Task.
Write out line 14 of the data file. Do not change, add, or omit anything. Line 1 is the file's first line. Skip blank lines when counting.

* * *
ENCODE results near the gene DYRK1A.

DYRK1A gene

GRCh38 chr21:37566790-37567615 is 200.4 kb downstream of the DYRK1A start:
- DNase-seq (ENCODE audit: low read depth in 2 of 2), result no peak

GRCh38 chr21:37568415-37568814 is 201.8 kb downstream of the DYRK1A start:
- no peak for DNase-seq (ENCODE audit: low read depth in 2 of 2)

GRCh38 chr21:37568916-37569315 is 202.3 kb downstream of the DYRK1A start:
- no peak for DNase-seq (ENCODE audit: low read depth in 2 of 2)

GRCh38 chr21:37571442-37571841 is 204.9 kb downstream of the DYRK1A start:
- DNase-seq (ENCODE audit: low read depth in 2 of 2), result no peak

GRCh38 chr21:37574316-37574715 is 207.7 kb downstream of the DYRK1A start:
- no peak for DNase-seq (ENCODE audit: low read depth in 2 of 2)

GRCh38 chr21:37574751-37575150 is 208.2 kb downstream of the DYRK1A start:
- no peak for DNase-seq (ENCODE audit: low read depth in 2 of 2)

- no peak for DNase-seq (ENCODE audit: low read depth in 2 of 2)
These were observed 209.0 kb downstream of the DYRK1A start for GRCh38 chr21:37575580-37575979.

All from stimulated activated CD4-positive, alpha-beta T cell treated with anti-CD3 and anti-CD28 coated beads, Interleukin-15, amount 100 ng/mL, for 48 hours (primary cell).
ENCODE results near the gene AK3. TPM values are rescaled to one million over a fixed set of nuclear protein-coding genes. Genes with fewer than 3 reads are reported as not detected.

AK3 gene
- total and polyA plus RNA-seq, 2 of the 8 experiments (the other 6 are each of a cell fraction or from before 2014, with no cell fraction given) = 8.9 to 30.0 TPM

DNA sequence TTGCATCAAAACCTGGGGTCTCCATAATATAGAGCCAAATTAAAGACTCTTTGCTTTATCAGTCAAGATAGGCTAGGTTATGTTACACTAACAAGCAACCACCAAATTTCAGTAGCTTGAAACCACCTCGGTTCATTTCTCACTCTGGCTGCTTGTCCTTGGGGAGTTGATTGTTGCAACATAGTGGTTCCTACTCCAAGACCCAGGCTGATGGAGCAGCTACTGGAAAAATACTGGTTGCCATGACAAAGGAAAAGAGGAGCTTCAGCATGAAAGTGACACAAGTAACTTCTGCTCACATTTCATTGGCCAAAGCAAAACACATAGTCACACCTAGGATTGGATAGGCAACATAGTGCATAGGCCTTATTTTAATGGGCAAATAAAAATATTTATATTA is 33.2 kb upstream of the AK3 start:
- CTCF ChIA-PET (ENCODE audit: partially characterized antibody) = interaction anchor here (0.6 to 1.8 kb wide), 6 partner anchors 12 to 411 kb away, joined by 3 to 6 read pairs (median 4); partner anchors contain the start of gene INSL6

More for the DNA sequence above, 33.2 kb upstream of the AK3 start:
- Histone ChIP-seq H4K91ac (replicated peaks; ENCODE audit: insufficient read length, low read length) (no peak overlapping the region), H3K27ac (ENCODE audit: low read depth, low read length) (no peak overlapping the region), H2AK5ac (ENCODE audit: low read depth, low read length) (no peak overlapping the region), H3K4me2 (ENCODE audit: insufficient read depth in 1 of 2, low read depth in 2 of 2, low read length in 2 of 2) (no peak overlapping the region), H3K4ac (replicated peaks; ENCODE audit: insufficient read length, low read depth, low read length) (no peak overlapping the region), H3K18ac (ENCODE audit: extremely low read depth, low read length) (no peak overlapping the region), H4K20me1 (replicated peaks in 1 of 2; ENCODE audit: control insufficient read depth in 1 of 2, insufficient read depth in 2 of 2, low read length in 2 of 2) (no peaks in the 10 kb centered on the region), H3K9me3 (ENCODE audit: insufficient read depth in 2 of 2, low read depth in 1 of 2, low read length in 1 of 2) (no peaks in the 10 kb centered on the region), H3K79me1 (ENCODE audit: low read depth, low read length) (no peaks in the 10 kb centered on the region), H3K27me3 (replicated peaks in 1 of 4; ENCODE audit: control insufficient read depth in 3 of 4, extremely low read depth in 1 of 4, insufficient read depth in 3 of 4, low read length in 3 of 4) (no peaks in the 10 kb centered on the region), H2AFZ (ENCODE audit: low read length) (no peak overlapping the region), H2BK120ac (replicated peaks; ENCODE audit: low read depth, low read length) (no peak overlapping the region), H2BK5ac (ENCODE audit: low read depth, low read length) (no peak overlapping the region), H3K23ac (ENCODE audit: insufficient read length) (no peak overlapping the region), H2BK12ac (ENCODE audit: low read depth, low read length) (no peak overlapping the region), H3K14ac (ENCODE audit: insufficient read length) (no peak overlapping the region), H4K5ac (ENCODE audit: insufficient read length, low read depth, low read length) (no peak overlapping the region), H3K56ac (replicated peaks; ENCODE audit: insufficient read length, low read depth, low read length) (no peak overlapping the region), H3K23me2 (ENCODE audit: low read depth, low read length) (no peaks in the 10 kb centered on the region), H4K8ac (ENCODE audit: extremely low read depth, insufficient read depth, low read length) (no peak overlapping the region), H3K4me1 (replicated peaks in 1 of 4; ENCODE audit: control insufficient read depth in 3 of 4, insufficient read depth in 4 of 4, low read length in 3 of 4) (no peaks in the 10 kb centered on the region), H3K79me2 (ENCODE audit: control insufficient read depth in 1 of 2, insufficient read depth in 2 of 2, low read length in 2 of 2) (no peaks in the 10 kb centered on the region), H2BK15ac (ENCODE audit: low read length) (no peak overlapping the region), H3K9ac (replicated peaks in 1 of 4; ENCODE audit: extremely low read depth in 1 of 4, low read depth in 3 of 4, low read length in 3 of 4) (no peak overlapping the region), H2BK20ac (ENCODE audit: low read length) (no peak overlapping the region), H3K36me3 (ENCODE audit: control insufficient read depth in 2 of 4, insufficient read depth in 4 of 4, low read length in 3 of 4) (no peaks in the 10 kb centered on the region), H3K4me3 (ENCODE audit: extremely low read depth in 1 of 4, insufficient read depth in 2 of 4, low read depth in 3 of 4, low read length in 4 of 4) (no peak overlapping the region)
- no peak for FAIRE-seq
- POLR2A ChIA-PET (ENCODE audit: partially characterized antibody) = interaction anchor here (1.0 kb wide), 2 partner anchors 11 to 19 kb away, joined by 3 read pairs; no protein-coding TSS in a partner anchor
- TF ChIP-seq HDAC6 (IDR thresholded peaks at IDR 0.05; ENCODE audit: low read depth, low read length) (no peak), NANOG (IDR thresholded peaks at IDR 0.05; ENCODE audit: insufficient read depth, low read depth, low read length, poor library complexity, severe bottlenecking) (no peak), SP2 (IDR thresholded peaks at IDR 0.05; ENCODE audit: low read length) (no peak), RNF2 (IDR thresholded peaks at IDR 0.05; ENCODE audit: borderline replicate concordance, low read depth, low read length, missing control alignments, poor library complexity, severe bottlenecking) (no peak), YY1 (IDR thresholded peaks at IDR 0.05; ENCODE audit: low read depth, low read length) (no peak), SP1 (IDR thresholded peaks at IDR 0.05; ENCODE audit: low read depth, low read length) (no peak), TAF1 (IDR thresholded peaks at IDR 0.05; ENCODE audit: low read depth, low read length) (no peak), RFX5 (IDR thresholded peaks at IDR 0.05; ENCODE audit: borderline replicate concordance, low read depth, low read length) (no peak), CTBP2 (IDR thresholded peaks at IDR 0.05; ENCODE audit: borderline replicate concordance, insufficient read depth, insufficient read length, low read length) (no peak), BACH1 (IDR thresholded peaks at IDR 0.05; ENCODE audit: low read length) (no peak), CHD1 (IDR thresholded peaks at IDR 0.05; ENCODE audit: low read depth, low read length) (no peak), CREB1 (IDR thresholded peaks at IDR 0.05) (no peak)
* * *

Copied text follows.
- no peak for DNase-seq (ENCODE audit: low read depth in 2 of 2)